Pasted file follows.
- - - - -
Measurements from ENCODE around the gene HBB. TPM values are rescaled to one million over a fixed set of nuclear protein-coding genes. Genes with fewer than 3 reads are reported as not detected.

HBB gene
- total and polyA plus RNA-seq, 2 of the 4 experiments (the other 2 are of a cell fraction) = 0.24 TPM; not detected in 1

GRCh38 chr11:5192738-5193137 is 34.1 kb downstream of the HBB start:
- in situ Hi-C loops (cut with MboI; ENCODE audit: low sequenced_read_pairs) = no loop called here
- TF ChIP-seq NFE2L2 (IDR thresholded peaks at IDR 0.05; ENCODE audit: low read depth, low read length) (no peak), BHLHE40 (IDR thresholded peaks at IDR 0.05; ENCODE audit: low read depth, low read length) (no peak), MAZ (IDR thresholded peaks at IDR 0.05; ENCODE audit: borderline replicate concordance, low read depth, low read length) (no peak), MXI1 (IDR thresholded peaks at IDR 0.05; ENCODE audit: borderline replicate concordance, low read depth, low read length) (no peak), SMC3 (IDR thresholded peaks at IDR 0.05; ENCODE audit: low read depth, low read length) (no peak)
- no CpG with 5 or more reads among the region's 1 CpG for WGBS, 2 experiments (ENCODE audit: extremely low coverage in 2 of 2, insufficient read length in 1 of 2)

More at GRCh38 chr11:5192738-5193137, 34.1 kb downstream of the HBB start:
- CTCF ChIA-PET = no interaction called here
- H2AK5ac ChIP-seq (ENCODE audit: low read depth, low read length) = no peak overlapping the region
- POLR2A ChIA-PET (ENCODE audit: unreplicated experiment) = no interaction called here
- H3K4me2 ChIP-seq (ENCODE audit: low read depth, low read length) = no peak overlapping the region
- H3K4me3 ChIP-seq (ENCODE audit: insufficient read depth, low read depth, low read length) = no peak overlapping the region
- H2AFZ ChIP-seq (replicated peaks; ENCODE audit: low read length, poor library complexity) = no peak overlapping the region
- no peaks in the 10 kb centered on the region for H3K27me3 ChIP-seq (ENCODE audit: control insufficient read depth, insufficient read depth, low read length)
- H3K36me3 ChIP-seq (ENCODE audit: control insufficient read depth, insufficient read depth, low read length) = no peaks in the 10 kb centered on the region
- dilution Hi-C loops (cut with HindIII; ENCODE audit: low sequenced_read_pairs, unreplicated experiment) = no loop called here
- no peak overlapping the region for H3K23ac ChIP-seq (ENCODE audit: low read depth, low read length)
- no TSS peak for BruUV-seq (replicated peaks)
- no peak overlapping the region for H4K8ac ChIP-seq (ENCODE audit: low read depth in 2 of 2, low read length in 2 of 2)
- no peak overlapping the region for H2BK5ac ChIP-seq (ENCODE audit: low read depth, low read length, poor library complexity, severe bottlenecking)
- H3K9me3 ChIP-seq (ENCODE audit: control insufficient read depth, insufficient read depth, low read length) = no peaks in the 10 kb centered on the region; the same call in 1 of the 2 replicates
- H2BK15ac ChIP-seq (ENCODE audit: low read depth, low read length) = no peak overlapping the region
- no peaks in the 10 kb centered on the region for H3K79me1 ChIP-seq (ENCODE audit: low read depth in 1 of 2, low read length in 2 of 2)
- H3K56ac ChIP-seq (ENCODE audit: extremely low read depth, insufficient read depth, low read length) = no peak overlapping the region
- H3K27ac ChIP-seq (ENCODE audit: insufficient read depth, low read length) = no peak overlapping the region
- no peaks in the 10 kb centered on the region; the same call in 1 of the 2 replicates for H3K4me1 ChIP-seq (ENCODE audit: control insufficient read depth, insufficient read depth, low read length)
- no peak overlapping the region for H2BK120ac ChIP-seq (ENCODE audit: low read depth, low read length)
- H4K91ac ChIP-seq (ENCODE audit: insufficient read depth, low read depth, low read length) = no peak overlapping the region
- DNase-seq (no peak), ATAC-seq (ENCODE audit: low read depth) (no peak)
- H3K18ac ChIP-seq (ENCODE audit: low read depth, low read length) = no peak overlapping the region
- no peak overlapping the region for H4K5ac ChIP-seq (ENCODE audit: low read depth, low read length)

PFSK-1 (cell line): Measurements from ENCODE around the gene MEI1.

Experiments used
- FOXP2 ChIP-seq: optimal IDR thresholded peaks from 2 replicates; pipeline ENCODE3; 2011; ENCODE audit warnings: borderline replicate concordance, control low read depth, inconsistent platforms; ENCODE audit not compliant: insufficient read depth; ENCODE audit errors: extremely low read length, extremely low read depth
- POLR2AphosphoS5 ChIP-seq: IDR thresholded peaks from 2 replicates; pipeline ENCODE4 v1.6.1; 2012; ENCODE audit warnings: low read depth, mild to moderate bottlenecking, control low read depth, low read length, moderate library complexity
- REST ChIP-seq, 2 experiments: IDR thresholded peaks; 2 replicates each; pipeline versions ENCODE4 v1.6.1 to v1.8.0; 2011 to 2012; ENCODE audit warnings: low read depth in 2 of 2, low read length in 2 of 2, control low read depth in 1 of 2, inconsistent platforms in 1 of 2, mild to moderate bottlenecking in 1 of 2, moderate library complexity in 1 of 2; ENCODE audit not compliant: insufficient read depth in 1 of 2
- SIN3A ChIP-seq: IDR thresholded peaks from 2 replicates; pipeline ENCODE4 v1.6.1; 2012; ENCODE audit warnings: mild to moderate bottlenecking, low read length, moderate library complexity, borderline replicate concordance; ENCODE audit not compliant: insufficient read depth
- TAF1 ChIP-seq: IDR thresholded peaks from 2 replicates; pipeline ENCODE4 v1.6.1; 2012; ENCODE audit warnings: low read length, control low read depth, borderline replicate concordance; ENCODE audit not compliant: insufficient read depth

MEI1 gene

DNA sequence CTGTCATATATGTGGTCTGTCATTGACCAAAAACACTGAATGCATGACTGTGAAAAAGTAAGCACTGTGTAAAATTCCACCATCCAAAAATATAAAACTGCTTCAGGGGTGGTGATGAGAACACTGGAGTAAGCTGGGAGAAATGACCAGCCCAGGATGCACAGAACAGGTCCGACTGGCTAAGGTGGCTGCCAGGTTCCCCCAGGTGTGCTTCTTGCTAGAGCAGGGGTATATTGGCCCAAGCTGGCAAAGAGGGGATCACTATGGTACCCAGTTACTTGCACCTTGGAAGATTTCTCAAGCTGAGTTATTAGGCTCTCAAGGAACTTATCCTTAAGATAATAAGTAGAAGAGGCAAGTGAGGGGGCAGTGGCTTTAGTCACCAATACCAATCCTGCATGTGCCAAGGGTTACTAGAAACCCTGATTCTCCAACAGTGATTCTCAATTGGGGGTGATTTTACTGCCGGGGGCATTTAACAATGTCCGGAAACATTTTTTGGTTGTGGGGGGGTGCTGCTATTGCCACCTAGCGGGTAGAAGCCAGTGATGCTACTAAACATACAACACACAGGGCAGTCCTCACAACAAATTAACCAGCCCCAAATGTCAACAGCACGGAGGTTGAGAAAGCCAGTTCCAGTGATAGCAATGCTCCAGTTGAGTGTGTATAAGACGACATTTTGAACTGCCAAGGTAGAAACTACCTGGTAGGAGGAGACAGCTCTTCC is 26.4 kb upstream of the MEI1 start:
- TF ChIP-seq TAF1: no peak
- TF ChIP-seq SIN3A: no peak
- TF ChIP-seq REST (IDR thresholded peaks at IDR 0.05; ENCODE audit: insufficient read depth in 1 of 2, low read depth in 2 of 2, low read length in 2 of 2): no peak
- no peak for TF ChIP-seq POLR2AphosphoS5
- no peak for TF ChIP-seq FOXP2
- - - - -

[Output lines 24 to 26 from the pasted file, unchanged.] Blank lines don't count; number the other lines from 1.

- no peaks in the 10 kb centered on the region for H3K79me1 ChIP-seq (ENCODE audit: low read depth in 1 of 2, low read length in 2 of 2)
- H3K56ac ChIP-seq (ENCODE audit: extremely low read depth, insufficient read depth, low read length) = no peak overlapping the region
- H3K27ac ChIP-seq (ENCODE audit: insufficient read depth, low read length) = no peak overlapping the region